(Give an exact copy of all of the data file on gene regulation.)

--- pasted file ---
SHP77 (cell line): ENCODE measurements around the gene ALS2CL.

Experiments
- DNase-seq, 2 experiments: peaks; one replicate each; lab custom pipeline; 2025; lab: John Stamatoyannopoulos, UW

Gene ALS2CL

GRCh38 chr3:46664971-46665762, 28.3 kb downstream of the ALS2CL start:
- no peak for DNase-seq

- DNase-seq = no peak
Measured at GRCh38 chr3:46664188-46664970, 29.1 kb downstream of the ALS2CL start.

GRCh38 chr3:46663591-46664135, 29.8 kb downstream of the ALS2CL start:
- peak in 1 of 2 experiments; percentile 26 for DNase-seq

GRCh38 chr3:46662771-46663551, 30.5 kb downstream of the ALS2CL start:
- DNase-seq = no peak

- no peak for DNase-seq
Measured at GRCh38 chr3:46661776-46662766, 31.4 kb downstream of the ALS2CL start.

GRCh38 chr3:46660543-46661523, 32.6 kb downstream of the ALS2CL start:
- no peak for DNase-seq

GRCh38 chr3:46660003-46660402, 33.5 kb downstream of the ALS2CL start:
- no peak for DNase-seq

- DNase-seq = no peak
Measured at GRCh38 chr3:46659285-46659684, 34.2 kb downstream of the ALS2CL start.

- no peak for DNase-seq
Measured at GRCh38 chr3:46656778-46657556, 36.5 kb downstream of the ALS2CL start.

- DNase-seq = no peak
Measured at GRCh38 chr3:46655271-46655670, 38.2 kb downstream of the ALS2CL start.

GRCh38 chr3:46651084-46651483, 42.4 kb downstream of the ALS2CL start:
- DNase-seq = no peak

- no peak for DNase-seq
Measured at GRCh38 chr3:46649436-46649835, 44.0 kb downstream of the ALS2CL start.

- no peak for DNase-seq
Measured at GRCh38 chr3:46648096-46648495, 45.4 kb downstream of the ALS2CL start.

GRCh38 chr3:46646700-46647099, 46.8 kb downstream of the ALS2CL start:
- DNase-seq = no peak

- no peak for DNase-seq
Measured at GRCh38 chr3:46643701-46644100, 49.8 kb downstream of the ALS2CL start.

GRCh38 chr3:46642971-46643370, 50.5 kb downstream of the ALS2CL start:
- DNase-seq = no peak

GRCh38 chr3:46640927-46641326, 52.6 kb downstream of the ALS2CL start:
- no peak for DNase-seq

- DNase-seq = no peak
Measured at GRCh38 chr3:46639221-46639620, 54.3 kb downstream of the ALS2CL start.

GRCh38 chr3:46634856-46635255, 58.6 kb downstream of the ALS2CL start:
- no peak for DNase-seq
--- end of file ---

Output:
SHP77 (cell line): ENCODE measurements around the gene ALS2CL.

Experiments
- DNase-seq, 2 experiments: peaks; one replicate each; lab custom pipeline; 2025; lab: John Stamatoyannopoulos, UW

Gene ALS2CL

GRCh38 chr3:46664971-46665762, 28.3 kb downstream of the ALS2CL start:
- no peak for DNase-seq

- DNase-seq = no peak
Measured at GRCh38 chr3:46664188-46664970, 29.1 kb downstream of the ALS2CL start.

GRCh38 chr3:46663591-46664135, 29.8 kb downstream of the ALS2CL start:
- peak in 1 of 2 experiments; percentile 26 for DNase-seq

GRCh38 chr3:46662771-46663551, 30.5 kb downstream of the ALS2CL start:
- DNase-seq = no peak

- no peak for DNase-seq
Measured at GRCh38 chr3:46661776-46662766, 31.4 kb downstream of the ALS2CL start.

GRCh38 chr3:46660543-46661523, 32.6 kb downstream of the ALS2CL start:
- no peak for DNase-seq

GRCh38 chr3:46660003-46660402, 33.5 kb downstream of the ALS2CL start:
- no peak for DNase-seq

- DNase-seq = no peak
Measured at GRCh38 chr3:46659285-46659684, 34.2 kb downstream of the ALS2CL start.

- no peak for DNase-seq
Measured at GRCh38 chr3:46656778-46657556, 36.5 kb downstream of the ALS2CL start.

- DNase-seq = no peak
Measured at GRCh38 chr3:46655271-46655670, 38.2 kb downstream of the ALS2CL start.

GRCh38 chr3:46651084-46651483, 42.4 kb downstream of the ALS2CL start:
- DNase-seq = no peak

- no peak for DNase-seq
Measured at GRCh38 chr3:46649436-46649835, 44.0 kb downstream of the ALS2CL start.

- no peak for DNase-seq
Measured at GRCh38 chr3:46648096-46648495, 45.4 kb downstream of the ALS2CL start.

GRCh38 chr3:46646700-46647099, 46.8 kb downstream of the ALS2CL start:
- DNase-seq = no peak

- no peak for DNase-seq
Measured at GRCh38 chr3:46643701-46644100, 49.8 kb downstream of the ALS2CL start.

GRCh38 chr3:46642971-46643370, 50.5 kb downstream of the ALS2CL start:
- DNase-seq = no peak

GRCh38 chr3:46640927-46641326, 52.6 kb downstream of the ALS2CL start:
- no peak for DNase-seq

- DNase-seq = no peak
Measured at GRCh38 chr3:46639221-46639620, 54.3 kb downstream of the ALS2CL start.

GRCh38 chr3:46634856-46635255, 58.6 kb downstream of the ALS2CL start:
- no peak for DNase-seq